Inside was the album Dancehall at Louse Point by PJ Harvey and John Parish – from which Heela is taken. On that album written in black pen (MY PEN!) were the words “This looks shit got any Phil Collins”.

I photographed it – I’ll dig that out.

Now, being burgled I can, kind of understand and accept (well get over), people do that to one another, its not right but you know worse things happen in life.

But to slate PJ Harvey and to prefer Phil Collins, PHIL COLLINS instead is just unacceptable. I won’t have it.

So my burglar was a dick, and ill-informed one with lousy taste in music at that and I hope he drove off a cliff somewhere in a stolen van with an endless tape loop of ‘Another Day in Paradise’ ringing in his stupid ears.

Incidentally at the time I had about £5000 worth of music in the house, not one other CD or record was touched, not even my signed copy of ‘One Way’ by The Levellers.

Heela is lovely, a bit different from the usual PJ standard and the album is recommended. She made a few records with John Parish, none of the others spring to mind as much as ‘Dancehall..,’ though.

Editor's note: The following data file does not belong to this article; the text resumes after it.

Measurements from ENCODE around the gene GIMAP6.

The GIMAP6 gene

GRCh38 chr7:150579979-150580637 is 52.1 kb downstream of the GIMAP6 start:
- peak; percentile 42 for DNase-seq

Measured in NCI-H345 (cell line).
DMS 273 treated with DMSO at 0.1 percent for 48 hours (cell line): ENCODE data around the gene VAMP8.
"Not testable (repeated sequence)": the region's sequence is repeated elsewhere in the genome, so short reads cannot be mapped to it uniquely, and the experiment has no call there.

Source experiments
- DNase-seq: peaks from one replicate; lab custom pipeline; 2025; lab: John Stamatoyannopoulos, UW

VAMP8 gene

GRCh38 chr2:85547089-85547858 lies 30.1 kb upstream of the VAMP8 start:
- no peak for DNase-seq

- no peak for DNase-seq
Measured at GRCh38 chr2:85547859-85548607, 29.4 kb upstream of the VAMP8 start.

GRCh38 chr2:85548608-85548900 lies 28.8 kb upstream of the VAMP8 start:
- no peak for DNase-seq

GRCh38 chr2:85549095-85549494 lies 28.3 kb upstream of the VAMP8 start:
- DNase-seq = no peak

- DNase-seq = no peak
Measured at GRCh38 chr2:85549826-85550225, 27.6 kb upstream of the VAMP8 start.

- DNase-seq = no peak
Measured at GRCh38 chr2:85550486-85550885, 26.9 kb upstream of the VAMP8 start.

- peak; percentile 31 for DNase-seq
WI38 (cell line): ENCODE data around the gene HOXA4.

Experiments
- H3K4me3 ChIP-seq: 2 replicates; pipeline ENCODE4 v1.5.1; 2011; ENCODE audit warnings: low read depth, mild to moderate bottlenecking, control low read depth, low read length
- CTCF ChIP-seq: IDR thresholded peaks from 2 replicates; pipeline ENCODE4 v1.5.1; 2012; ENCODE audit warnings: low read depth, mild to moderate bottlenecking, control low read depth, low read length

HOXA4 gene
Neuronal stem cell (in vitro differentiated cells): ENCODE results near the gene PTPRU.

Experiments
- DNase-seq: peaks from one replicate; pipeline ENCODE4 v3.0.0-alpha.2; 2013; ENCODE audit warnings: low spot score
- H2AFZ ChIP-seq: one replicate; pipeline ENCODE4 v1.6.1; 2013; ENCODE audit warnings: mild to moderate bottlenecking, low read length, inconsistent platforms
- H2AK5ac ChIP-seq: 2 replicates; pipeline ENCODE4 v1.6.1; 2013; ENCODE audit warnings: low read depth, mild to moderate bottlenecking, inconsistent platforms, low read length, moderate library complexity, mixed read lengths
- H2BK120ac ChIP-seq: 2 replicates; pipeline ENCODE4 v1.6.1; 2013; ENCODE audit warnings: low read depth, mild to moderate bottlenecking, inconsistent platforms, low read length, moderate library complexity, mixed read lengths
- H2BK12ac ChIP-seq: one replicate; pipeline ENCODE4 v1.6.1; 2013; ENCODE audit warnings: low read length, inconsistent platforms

See you next week


Note from JC

I laughed out so loud when I first read this in the e-mail that I had snot coming out of my nose.  I thought I’d round off this truly tremendously contribution  with one for the burglar just in case he happens to be reading:-

mp3 : Phil Collins – Just Another Day In Paradise

Fuck….the link appears to have been stolen.



I was reasonably prolific in June 2007 with 24 posts in all.  The month began as May 2007 had ended with a daily series called ‘Holiday Hymn’ in which I provided a daily series of postcards from the island of Aruba.

These were  followed by a tale of a journey home that turned bad with alcohol confiscated by customs as I fell foul of the recently introduced no liquids in hand luggage rule; some posts about covers (inevitably!), stuff about bands that were largely forgotten; a post for turning 44 and others that I think still read well. Oh and a few words at the end of the month to say that just as the blog was really hitting its stride I was having to put things to one side for a bit as I was going over to Toronto to work for 16 weeks.

There was also a  a rant about From The Jam (which I’m now a bit embarrassed about given that Bruce Foxton has since done a really nice and thoughtful thing for a dear friend of the blog),

Here’s the full list of songs that were featured in June 2007….I don’t think I’m wrong when I say it would make for a great Radio 6 show or a jukebox that would be eternally blasting out music:-

Belle & Sebastian – Another Sunny Day
Super Furry Animals – Hello Sunshine
Billy Bragg – That’s Entertainment
Curve – What A Waste
Aztec Camera – Sunset